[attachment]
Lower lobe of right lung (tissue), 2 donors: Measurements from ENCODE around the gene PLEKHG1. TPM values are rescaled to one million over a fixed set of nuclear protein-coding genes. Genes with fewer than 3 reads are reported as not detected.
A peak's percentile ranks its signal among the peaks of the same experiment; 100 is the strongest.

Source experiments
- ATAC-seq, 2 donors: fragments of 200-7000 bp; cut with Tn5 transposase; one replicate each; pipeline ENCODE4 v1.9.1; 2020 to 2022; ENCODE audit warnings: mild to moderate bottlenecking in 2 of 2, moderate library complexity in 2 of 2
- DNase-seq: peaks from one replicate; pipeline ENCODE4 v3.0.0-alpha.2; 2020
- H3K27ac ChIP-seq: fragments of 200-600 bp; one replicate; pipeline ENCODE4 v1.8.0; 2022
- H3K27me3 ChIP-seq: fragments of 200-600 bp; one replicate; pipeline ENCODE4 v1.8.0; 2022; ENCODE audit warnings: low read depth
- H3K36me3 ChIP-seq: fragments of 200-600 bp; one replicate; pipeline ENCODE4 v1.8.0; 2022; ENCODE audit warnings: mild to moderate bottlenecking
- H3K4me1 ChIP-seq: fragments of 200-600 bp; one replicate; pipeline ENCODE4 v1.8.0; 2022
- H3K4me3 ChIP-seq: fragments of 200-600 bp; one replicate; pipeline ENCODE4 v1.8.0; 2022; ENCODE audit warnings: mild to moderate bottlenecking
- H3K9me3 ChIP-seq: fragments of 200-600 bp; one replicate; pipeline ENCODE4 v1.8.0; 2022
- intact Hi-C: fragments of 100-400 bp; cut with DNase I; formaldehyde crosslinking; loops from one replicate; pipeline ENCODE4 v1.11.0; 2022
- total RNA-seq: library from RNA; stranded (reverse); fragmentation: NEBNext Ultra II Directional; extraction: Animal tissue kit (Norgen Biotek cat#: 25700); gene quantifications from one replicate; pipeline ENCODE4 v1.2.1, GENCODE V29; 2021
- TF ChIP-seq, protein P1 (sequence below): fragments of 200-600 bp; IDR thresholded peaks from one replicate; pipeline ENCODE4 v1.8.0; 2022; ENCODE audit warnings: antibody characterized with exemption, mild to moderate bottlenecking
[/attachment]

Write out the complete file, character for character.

Lower lobe of right lung (tissue), 2 donors: Measurements from ENCODE around the gene PLEKHG1. TPM values are rescaled to one million over a fixed set of nuclear protein-coding genes. Genes with fewer than 3 reads are reported as not detected.
A peak's percentile ranks its signal among the peaks of the same experiment; 100 is the strongest.

Source experiments
- ATAC-seq, 2 donors: fragments of 200-7000 bp; cut with Tn5 transposase; one replicate each; pipeline ENCODE4 v1.9.1; 2020 to 2022; ENCODE audit warnings: mild to moderate bottlenecking in 2 of 2, moderate library complexity in 2 of 2
- DNase-seq: peaks from one replicate; pipeline ENCODE4 v3.0.0-alpha.2; 2020
- H3K27ac ChIP-seq: fragments of 200-600 bp; one replicate; pipeline ENCODE4 v1.8.0; 2022
- H3K27me3 ChIP-seq: fragments of 200-600 bp; one replicate; pipeline ENCODE4 v1.8.0; 2022; ENCODE audit warnings: low read depth
- H3K36me3 ChIP-seq: fragments of 200-600 bp; one replicate; pipeline ENCODE4 v1.8.0; 2022; ENCODE audit warnings: mild to moderate bottlenecking
- H3K4me1 ChIP-seq: fragments of 200-600 bp; one replicate; pipeline ENCODE4 v1.8.0; 2022
- H3K4me3 ChIP-seq: fragments of 200-600 bp; one replicate; pipeline ENCODE4 v1.8.0; 2022; ENCODE audit warnings: mild to moderate bottlenecking
- H3K9me3 ChIP-seq: fragments of 200-600 bp; one replicate; pipeline ENCODE4 v1.8.0; 2022
- intact Hi-C: fragments of 100-400 bp; cut with DNase I; formaldehyde crosslinking; loops from one replicate; pipeline ENCODE4 v1.11.0; 2022
- total RNA-seq: library from RNA; stranded (reverse); fragmentation: NEBNext Ultra II Directional; extraction: Animal tissue kit (Norgen Biotek cat#: 25700); gene quantifications from one replicate; pipeline ENCODE4 v1.2.1, GENCODE V29; 2021
- TF ChIP-seq, protein P1 (sequence below): fragments of 200-600 bp; IDR thresholded peaks from one replicate; pipeline ENCODE4 v1.8.0; 2022; ENCODE audit warnings: antibody characterized with exemption, mild to moderate bottlenecking